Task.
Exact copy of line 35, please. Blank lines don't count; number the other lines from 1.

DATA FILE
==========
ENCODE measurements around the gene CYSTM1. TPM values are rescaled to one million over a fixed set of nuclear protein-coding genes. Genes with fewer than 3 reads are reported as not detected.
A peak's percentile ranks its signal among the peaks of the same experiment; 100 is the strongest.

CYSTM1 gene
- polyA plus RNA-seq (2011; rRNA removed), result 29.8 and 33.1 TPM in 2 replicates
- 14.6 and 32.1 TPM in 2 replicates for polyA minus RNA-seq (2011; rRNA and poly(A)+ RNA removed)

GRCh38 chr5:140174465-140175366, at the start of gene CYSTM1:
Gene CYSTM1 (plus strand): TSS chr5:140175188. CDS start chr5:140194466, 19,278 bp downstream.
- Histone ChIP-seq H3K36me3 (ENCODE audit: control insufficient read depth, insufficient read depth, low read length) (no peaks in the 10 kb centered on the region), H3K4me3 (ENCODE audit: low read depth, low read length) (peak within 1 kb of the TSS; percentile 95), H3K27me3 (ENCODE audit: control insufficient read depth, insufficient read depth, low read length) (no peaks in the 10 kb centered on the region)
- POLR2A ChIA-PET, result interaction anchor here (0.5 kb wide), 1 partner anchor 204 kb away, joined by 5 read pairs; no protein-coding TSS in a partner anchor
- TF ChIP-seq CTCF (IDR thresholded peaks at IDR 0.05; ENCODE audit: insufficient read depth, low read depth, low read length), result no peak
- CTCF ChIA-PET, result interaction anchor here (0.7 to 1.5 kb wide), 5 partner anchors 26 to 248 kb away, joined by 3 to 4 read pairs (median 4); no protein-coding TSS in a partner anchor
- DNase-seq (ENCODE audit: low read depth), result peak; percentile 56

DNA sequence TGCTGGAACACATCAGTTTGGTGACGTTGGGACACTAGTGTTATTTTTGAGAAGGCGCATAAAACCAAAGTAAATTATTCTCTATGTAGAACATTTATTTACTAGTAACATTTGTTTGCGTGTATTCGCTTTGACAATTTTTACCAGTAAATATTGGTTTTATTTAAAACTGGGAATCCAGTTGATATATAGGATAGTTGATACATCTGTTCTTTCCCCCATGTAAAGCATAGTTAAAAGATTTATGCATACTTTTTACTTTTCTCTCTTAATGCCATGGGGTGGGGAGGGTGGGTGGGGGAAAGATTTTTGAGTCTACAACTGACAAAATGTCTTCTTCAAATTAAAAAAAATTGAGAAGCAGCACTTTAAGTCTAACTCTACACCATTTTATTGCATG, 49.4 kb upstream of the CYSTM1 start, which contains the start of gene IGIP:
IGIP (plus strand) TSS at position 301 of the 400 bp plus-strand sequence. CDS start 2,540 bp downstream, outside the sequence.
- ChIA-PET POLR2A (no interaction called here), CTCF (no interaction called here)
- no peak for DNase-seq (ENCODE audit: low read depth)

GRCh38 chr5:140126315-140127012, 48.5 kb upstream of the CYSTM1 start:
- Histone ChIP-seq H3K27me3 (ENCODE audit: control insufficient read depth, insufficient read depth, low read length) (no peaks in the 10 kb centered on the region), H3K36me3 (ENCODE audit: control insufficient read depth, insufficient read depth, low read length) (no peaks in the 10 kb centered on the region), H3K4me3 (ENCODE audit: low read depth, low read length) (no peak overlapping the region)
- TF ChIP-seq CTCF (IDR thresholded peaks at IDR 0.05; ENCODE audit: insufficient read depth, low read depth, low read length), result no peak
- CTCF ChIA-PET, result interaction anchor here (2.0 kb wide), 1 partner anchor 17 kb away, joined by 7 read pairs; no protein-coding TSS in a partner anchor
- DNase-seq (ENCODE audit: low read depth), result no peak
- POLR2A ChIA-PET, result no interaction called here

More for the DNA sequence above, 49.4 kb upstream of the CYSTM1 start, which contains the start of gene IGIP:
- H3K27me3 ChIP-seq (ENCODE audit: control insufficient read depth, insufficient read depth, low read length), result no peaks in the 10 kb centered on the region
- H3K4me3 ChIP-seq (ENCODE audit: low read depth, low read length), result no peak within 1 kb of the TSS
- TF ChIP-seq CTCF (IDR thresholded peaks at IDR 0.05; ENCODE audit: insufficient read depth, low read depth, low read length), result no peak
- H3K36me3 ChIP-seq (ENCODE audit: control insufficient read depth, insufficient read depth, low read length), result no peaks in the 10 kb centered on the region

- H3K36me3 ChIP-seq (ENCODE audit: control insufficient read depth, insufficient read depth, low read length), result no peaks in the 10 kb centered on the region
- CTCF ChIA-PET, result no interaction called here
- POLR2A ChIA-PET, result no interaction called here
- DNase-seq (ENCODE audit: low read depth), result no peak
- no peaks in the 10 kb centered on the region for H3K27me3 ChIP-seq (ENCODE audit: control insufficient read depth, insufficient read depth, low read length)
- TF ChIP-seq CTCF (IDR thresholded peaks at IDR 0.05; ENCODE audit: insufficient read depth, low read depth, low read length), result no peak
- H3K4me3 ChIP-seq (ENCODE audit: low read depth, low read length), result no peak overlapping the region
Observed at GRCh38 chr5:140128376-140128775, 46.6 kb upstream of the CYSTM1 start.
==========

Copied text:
Observed at GRCh38 chr5:140128376-140128775, 46.6 kb upstream of the CYSTM1 start.